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Do Great Cases Make Bad Law?$
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Lackland H. Bloom, Jr.

Print publication date: 2014

Print ISBN-13: 9780199765881

Published to Oxford Scholarship Online: April 2014

DOI: 10.1093/acprof:oso/9780199765881.001.0001

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Marbury v. Madison

Marbury v. Madison

Chapter:
(p.1) 1 Marbury v. Madison
Source:
Do Great Cases Make Bad Law?
Author(s):

Lackland H. Bloom

Publisher:
Oxford University Press
DOI:10.1093/acprof:oso/9780199765881.003.0001

Chapter One examines the great case of Marbury v Madison in which Chief Justice John Marshall first recognized the concept of judicial review of the constitutionality of congressional legislation. The chapter discusses the tense political context in which Marbury arose with the very real prospect that President Jefferson might defy an adverse decision by the Court. The chapter considers how Marshall created a constitutional conflict that probably need not have existed and suggested that the Court could assert judicial authority over a cabinet officer while ultimately finding no jurisdiction in the specific case before the Court. The chapter speculates as to why Marshall wrote the opinion as he did assessing the views set forth by scholars over the past two hundred years. It also evaluates the impact that this landmark case has had on American constitutional law in a variety of different ways.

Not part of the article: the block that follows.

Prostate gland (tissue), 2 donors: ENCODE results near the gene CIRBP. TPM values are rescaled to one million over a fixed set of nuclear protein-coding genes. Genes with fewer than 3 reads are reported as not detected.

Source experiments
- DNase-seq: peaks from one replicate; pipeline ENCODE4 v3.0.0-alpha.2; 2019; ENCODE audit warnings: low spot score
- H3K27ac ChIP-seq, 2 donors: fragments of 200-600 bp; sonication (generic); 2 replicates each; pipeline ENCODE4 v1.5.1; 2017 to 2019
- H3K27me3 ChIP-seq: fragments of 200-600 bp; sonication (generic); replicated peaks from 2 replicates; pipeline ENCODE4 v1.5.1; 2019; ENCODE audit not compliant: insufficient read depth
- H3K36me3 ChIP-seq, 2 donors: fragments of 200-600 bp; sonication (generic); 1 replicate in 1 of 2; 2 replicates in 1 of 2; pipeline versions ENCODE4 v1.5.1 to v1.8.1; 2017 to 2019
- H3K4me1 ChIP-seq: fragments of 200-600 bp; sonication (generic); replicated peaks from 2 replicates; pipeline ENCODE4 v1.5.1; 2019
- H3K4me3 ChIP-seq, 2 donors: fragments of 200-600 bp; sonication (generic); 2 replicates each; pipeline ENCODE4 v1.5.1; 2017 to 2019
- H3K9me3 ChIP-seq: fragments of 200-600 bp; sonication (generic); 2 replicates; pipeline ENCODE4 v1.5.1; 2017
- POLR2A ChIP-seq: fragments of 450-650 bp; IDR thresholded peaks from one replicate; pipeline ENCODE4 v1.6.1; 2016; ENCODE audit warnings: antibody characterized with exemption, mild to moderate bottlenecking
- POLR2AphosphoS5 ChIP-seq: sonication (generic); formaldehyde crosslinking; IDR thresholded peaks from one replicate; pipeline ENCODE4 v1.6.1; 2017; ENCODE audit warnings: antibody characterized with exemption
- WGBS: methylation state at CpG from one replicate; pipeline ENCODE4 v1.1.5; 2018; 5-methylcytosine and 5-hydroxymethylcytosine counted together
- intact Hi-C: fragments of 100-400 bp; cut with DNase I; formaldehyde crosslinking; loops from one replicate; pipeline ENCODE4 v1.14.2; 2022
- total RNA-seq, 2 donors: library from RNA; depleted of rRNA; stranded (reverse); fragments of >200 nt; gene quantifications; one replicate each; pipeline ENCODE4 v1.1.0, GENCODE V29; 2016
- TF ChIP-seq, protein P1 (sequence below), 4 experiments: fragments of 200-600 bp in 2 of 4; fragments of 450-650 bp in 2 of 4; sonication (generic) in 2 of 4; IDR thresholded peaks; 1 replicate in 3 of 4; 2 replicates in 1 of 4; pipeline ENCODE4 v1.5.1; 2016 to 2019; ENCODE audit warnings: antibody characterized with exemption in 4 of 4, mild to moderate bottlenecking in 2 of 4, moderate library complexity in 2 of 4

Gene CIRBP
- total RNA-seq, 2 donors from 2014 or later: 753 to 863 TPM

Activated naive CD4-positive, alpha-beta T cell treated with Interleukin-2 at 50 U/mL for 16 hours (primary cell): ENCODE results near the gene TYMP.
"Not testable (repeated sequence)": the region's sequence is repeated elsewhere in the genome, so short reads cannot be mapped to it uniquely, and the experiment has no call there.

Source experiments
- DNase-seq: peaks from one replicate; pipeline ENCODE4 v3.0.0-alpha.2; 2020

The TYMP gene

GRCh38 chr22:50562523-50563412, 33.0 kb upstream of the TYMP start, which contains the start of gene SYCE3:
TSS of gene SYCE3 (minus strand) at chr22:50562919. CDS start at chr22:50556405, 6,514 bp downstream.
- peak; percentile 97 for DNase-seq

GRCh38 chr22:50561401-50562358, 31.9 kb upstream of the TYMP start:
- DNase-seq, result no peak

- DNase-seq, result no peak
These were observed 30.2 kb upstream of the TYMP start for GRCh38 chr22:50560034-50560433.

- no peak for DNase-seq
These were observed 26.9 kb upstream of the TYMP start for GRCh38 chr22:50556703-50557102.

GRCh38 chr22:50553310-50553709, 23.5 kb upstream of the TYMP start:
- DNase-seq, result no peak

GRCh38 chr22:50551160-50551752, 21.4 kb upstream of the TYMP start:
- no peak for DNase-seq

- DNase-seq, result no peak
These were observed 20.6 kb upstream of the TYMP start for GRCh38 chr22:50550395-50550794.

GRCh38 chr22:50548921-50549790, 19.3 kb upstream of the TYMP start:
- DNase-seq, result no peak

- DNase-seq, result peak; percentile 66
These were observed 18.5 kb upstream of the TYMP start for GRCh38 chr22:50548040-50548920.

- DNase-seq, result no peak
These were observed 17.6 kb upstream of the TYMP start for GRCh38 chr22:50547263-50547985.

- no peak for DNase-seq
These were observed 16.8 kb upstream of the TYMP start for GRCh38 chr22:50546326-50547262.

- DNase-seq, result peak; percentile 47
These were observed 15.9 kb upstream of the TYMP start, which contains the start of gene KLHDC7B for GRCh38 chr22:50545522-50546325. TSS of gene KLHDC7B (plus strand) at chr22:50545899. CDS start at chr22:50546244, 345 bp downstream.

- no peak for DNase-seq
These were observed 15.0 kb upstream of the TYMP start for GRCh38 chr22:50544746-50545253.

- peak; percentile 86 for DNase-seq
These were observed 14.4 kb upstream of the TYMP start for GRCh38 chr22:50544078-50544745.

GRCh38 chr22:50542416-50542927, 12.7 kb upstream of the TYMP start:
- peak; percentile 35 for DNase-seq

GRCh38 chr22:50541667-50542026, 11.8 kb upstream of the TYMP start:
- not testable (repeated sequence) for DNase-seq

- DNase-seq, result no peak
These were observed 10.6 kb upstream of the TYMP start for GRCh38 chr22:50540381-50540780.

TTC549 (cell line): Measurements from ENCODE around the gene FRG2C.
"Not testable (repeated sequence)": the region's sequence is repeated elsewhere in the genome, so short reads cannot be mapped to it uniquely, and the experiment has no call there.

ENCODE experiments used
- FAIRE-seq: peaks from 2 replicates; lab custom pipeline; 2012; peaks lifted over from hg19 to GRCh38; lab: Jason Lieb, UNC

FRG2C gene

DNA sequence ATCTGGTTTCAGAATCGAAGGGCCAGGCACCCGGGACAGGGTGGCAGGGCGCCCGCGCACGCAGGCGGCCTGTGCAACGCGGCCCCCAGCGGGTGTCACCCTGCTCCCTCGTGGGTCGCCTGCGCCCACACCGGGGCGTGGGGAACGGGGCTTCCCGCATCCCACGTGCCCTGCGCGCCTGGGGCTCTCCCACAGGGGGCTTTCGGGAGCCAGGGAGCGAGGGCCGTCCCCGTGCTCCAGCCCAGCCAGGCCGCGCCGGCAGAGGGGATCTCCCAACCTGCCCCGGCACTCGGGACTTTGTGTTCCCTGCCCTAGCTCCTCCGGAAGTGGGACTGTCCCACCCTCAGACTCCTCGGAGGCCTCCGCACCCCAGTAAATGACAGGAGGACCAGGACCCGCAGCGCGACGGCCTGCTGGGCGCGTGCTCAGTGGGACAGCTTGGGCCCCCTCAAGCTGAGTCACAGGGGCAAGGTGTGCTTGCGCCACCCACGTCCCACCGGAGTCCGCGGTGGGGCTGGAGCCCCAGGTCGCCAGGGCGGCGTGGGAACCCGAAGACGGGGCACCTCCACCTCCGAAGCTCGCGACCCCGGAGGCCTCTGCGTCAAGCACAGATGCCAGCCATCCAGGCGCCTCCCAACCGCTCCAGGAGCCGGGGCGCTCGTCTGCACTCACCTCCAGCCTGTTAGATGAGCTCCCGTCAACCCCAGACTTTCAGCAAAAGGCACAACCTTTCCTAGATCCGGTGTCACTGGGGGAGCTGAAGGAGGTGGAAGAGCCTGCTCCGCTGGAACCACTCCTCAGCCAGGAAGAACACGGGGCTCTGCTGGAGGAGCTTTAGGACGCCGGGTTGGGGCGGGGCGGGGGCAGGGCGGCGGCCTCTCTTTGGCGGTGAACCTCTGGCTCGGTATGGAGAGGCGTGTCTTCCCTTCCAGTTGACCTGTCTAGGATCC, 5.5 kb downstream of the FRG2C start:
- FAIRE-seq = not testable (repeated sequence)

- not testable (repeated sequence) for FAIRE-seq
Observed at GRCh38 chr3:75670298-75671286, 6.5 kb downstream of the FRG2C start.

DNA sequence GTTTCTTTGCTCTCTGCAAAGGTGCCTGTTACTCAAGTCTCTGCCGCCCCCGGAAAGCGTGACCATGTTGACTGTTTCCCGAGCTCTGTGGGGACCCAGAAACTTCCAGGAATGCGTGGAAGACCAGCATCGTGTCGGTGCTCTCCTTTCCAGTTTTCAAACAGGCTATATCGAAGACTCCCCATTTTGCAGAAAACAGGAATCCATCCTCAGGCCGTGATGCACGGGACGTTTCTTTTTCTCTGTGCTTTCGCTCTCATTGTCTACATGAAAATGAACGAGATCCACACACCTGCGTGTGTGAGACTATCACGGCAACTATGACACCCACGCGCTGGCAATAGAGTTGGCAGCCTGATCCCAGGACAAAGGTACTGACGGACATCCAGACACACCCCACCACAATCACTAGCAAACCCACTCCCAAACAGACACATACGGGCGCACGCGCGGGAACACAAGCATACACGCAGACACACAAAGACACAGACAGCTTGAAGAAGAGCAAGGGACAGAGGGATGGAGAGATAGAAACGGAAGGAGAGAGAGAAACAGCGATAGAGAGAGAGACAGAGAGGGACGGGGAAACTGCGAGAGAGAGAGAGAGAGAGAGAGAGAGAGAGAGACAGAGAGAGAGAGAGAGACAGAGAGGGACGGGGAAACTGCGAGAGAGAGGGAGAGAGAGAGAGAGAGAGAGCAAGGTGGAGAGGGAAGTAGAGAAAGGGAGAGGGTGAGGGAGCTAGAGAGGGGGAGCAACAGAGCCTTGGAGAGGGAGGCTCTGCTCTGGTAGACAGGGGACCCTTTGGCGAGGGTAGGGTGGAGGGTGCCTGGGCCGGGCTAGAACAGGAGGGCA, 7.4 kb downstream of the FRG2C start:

Keywords:   Marbury v Madison, Marshall, judicial review, Jefferson, jurisdiction”

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